Pork tenderloin is our favorite meat for grilling. It’s always moist and tender plus it’s the perfect size for two.
Miso is my new favorite ingredients for marinades, along the the mushroom soy sauce
Mushroom soy sauce is very dark, thick and not as salty as regular soy sauce. If you don’t have it, use slightly less regular soy sauce and a bit more brown sugar.
In case you missed the bulletin – pink is now best for pork.
Grilled Miso Pork Tenderloin
Total time: 40 minutes
- 14oz (420gr) pork tenderloin
- 1 tbs red miso
- 2 tbs dry sherry
- 1 tbs mirin
- 2 tsp mushroom soy sauce
- 1 tsp brown sugar
- 1 tbs olive oil
- Put all ingredients except pork into a bowl and mix well using a whisk.
- Spread over pork and let rest for 10 – 20 minutes.
- When ready, cook pork on barbecue for 25 – 30 minutes, depending on thickness, with cover partially closed.
- Pork is done at 145 F (62C). It will be slightly pink in the center which is perfect. If you don’t have a thermometer (instant or remote read) check it after 20 minutes by slicing into middle for a peak. When done let it rest for 5 minutes, then cut 1″ (2.5cm) thick slices and serve.
Note: Could also be roasted about the same amount of time, 400F (200C).
Have you heard the news?
Diets don’t work.
And, if even they did work, we shouldn’t do it.
According to some researchers, losing weight does nothing for our health.
You can read the articles yourself, and the hundreds of others on the internet.
These are my thoughts…..
The first article says that only 5% of people who lose weight actually keep it off long term, and even those few have to work at it constantly and suffer for their efforts. They’re always hungry and always craving whatever they consider to be the forbidden foods.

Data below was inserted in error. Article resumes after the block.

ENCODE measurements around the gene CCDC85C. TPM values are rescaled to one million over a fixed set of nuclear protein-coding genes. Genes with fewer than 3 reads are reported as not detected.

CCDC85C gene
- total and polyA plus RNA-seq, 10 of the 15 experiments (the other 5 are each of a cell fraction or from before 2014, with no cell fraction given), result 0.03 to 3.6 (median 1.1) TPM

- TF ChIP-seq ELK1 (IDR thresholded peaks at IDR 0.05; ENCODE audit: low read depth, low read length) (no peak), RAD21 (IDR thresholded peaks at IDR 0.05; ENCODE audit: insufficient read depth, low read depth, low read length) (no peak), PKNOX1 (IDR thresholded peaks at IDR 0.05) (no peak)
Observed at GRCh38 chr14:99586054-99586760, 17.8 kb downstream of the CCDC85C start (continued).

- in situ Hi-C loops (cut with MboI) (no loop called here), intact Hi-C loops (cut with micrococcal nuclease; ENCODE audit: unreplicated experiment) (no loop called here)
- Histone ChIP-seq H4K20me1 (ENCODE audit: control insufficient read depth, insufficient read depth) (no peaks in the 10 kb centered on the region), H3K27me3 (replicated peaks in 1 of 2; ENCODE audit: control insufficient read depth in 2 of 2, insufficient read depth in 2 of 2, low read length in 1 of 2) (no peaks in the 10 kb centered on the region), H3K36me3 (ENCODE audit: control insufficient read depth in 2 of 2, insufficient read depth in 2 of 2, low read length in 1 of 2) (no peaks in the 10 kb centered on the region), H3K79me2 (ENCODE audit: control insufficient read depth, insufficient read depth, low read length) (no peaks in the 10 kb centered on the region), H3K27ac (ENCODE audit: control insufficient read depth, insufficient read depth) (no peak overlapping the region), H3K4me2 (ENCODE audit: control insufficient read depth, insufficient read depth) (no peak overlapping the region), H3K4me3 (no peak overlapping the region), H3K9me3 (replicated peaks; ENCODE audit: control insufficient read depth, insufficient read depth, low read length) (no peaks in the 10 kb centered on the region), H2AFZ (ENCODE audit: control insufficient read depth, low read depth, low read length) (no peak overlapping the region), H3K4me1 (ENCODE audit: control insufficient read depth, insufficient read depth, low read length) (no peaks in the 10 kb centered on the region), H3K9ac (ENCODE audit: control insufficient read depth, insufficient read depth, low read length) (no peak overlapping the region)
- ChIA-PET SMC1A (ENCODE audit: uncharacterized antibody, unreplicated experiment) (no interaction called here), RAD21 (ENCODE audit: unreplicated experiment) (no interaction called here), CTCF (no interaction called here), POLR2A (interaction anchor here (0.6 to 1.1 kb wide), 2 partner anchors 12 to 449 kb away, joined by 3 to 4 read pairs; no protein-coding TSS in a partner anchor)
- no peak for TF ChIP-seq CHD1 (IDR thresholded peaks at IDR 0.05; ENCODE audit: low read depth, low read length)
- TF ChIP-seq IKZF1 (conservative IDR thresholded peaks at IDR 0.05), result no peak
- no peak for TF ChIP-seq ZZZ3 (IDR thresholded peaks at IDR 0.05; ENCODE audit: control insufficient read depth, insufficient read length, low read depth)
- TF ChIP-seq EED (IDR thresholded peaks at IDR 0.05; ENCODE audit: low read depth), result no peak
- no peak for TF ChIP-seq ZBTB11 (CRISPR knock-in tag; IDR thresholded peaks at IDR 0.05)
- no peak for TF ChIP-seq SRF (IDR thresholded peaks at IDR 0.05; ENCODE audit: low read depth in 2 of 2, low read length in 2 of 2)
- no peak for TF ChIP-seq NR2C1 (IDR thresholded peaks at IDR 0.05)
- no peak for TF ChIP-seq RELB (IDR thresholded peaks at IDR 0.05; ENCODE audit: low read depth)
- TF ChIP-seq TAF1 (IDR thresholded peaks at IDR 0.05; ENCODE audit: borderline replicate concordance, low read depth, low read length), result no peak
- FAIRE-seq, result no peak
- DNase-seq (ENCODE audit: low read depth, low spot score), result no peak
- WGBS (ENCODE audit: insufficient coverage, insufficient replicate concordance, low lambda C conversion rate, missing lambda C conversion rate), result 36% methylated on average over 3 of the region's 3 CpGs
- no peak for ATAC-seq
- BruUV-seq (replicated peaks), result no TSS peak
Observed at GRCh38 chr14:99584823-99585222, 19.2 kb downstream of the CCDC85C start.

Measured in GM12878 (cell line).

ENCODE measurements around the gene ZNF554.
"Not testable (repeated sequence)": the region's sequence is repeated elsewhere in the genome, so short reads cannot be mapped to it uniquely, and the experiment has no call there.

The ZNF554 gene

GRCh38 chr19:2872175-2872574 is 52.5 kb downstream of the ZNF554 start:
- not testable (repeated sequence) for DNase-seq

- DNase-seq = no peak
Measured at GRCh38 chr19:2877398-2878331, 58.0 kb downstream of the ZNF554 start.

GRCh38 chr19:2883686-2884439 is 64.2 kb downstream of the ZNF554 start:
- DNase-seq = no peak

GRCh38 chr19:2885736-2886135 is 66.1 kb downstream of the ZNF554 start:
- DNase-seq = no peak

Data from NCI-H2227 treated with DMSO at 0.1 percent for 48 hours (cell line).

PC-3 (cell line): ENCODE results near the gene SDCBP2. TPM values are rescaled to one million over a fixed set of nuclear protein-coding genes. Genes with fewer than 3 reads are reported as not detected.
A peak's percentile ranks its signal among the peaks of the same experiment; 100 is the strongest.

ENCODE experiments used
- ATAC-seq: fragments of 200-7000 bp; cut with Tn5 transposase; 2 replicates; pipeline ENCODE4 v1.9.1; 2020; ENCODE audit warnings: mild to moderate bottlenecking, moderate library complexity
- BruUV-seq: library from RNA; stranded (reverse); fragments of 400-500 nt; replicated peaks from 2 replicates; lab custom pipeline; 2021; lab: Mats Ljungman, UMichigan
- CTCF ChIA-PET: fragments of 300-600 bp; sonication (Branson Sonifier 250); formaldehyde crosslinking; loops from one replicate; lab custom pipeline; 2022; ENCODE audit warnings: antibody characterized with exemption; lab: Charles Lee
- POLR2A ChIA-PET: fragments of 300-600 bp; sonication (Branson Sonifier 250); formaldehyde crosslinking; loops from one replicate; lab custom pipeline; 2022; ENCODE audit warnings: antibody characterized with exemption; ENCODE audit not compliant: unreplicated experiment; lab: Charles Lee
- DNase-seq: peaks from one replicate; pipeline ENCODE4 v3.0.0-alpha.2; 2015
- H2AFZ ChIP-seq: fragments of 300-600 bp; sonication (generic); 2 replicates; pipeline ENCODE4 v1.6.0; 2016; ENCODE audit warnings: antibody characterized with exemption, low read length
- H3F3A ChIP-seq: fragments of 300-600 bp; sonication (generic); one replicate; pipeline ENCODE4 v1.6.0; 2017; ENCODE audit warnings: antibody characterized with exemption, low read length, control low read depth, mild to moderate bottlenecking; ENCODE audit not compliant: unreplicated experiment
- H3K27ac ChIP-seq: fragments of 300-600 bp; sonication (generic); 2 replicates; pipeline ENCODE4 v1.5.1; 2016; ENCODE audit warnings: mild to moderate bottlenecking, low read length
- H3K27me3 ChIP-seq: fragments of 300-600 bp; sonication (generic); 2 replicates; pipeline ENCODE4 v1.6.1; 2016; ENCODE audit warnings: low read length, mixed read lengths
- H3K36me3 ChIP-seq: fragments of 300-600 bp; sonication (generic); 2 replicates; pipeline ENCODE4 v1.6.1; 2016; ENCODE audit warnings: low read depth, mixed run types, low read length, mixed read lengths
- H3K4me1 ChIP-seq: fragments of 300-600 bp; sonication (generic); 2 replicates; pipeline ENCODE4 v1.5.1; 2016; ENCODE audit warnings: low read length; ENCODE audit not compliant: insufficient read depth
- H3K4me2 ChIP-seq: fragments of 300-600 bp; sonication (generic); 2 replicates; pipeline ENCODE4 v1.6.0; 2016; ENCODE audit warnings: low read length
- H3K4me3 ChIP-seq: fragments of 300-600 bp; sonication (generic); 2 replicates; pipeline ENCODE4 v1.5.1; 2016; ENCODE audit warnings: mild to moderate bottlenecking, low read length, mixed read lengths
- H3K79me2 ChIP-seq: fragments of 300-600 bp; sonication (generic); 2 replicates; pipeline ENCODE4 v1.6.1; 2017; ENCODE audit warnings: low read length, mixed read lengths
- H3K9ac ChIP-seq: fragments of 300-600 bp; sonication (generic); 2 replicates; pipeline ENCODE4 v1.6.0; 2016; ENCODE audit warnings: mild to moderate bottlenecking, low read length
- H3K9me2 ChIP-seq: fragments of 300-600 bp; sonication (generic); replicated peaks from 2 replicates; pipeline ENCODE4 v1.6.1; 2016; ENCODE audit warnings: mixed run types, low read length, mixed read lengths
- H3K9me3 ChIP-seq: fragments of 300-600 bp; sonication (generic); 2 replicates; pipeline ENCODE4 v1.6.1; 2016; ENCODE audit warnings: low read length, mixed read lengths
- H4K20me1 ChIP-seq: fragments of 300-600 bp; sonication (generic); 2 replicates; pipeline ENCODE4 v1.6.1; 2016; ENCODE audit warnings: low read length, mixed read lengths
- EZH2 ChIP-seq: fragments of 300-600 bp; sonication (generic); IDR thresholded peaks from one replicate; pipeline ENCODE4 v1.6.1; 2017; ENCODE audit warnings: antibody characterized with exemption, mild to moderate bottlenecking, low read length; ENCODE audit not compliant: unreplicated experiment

Having lost weight 4 years ago and kept it off without feeling the least bit deprived, I assume I am one of the exceptional few. Yes, I am careful, but not everyday, all day….. I believe in moderation (and chocolate), not denial.
I also believe more people are successful than the 5% number implies.
The reason given for the near impossibility of maintaining weight loss is the weight ‘set-point’.
The explanation is that the body, not the mind, decides how much it should weigh. If it decides one should weight 175 pounds, then that is the set-point and it can’t easily be changed, if at all. One can lose weight, get down to 125 pounds, say, but eventually the body will encourage / force the return of the lost pounds. The author also says that if the same people overeat and gain weight the body will attempt to counter it, causing a return to the lower set-point.
What I thought was missing from the article (and maybe it’s in the book – of course, there’s a book…) is why do the majority of people seem to have set-points in the obese range? Why aren’t the set-points established at a lower weight? Why do they seem to climb with age? And why is the overall average set-point of the population increasing over time?
The concept, that diets don’t work so why bother, will obviously have a lot of appeal…..
But not nearly as much as the second article which says that there is no proof that losing weight has any healthy benefits at all. In fact, there are studies that show people with excess weight are actually healthier than thinner people.
That is going to make a lot of people happy…..
But is it true?
Is there really no correlation between the rise of obesity and the rise of Type 2 diabetes?
Is it all just coincidence?
Yes, I’m over-simplifying both articles.
But I did actually read them. A lot of people will stop at the headline and / or paragraph that says what they want to hear.
You all know I’m not a fan of diets. The industry is a multi-million dollar mobius strip – all one-sided.
But I don’t think that taking the opposite stance, that nothing works so why bother, is good for anyone either.
I just wish I knew the answer. (Then I could write a book and make billions.)
It would be nice if, sometime, someone would present all the facts, not just the ones that support their (current) position.